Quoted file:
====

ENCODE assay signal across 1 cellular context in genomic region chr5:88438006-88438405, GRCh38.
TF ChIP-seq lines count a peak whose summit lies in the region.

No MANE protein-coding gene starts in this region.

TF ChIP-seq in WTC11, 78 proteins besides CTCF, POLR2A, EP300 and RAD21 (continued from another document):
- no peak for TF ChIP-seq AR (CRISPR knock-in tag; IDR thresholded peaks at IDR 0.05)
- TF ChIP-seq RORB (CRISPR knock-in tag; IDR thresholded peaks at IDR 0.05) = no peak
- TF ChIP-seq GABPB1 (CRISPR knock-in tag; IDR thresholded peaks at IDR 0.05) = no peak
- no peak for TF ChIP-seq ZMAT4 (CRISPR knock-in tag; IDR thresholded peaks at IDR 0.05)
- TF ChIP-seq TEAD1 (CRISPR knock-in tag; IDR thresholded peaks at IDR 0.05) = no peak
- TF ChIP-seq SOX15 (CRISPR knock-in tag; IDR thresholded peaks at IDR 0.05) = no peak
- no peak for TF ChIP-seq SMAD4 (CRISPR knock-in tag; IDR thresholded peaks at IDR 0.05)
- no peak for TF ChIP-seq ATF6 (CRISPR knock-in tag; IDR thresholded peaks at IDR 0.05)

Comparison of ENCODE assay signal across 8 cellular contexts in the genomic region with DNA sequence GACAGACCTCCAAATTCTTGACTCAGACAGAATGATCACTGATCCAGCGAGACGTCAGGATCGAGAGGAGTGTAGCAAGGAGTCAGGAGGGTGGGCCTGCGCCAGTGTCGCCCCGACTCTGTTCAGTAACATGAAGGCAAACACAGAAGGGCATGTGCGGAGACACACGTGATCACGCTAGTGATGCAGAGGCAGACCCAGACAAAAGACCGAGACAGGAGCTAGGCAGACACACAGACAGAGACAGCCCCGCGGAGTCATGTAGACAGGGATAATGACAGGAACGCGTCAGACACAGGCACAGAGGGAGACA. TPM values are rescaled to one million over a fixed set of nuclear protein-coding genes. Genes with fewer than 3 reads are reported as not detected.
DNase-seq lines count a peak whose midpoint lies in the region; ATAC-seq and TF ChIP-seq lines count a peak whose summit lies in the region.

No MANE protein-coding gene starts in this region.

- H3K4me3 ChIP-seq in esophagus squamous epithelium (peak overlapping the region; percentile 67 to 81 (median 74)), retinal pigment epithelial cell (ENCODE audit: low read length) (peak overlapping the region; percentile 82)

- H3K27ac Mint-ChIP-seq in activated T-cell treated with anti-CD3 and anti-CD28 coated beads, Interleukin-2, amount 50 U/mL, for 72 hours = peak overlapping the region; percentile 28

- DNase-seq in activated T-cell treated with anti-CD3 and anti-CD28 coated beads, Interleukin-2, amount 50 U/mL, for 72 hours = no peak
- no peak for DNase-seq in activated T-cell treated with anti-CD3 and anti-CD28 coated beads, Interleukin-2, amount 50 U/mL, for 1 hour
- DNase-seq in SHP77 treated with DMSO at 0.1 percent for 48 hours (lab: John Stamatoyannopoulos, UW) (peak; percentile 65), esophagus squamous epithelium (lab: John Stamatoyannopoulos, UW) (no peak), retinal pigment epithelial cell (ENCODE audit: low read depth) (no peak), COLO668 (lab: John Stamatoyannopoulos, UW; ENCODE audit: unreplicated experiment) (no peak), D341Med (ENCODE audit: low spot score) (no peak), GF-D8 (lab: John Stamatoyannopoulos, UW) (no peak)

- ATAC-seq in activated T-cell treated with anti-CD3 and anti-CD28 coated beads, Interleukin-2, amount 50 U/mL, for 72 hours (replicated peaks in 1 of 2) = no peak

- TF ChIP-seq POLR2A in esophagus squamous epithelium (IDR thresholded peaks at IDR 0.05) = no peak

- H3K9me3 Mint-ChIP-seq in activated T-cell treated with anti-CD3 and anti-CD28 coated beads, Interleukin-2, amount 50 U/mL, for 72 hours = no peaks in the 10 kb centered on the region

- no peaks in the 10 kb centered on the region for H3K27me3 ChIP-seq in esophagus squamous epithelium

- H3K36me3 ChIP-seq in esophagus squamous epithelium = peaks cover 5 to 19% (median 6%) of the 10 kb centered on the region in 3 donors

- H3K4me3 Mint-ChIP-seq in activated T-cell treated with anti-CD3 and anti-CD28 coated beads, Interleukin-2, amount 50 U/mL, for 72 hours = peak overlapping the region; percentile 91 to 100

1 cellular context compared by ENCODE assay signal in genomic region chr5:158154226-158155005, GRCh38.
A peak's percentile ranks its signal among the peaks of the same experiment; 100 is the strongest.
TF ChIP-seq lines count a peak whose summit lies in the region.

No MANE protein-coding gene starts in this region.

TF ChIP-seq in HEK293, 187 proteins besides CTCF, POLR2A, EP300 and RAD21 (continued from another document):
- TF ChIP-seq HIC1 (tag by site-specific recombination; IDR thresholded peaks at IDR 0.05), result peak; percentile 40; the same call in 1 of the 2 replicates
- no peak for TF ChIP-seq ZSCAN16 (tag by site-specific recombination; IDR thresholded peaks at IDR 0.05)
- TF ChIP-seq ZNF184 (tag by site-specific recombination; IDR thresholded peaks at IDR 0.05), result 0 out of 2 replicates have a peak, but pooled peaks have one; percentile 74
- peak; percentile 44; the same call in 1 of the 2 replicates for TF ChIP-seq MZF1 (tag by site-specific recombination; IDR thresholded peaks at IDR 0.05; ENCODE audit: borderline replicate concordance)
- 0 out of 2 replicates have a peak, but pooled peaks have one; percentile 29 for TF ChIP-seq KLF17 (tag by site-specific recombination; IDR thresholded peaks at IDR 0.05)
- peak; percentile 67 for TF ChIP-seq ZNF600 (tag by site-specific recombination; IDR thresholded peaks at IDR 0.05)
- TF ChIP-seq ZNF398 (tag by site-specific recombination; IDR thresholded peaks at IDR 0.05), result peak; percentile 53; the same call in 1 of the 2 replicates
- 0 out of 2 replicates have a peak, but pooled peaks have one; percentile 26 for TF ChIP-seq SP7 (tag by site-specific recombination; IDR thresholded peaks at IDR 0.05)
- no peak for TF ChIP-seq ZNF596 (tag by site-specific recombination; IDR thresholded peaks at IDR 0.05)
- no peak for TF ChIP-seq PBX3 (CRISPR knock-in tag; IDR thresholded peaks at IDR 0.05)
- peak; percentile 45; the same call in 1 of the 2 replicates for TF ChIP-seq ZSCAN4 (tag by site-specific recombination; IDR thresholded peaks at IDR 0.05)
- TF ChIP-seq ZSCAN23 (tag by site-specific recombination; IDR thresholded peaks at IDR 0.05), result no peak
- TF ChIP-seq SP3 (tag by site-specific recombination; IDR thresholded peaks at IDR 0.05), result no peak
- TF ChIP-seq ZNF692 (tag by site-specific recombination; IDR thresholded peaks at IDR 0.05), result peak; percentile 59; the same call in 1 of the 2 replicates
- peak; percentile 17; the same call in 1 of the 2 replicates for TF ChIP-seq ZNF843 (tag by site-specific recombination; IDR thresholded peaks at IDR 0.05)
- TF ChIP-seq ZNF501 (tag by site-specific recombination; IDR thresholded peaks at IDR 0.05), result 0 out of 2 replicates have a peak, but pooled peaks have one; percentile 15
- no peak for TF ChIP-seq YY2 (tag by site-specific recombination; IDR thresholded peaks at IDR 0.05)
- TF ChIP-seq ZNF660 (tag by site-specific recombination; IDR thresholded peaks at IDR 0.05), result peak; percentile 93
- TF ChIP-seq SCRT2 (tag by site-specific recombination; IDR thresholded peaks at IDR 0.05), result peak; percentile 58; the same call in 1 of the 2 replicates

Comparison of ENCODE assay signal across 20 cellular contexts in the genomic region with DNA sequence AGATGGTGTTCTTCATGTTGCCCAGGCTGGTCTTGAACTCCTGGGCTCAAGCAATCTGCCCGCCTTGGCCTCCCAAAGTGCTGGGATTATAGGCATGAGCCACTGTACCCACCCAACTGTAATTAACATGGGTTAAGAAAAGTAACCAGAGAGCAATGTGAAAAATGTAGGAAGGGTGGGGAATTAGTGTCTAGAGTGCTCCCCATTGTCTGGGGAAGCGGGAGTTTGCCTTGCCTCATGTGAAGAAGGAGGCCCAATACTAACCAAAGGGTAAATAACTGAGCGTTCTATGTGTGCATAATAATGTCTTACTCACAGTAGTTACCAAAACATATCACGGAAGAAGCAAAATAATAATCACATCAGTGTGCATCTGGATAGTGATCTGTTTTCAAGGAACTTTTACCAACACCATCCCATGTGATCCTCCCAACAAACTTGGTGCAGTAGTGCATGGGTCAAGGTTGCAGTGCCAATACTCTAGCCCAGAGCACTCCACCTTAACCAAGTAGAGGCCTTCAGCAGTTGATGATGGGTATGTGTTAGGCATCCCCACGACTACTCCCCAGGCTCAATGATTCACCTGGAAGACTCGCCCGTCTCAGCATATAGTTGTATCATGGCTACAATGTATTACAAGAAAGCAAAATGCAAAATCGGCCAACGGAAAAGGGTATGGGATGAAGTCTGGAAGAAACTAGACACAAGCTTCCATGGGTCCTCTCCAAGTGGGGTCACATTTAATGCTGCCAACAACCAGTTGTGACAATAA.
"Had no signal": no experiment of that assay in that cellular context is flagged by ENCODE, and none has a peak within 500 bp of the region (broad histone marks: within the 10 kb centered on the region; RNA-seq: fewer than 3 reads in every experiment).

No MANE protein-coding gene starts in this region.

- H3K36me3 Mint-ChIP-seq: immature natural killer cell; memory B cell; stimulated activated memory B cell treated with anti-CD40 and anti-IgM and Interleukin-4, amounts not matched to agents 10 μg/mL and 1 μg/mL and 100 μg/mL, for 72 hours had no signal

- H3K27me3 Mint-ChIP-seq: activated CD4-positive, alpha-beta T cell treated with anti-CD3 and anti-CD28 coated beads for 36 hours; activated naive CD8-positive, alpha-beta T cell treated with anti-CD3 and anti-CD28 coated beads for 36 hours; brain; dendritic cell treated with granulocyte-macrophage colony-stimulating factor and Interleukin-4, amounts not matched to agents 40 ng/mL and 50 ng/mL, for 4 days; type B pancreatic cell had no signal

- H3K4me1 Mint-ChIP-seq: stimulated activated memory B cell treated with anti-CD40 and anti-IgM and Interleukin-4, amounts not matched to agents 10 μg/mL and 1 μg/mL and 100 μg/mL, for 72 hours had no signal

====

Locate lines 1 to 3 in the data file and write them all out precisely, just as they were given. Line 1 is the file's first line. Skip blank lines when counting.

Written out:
ENCODE assay signal across 1 cellular context in genomic region chr5:88438006-88438405, GRCh38.
TF ChIP-seq lines count a peak whose summit lies in the region.

No MANE protein-coding gene starts in this region.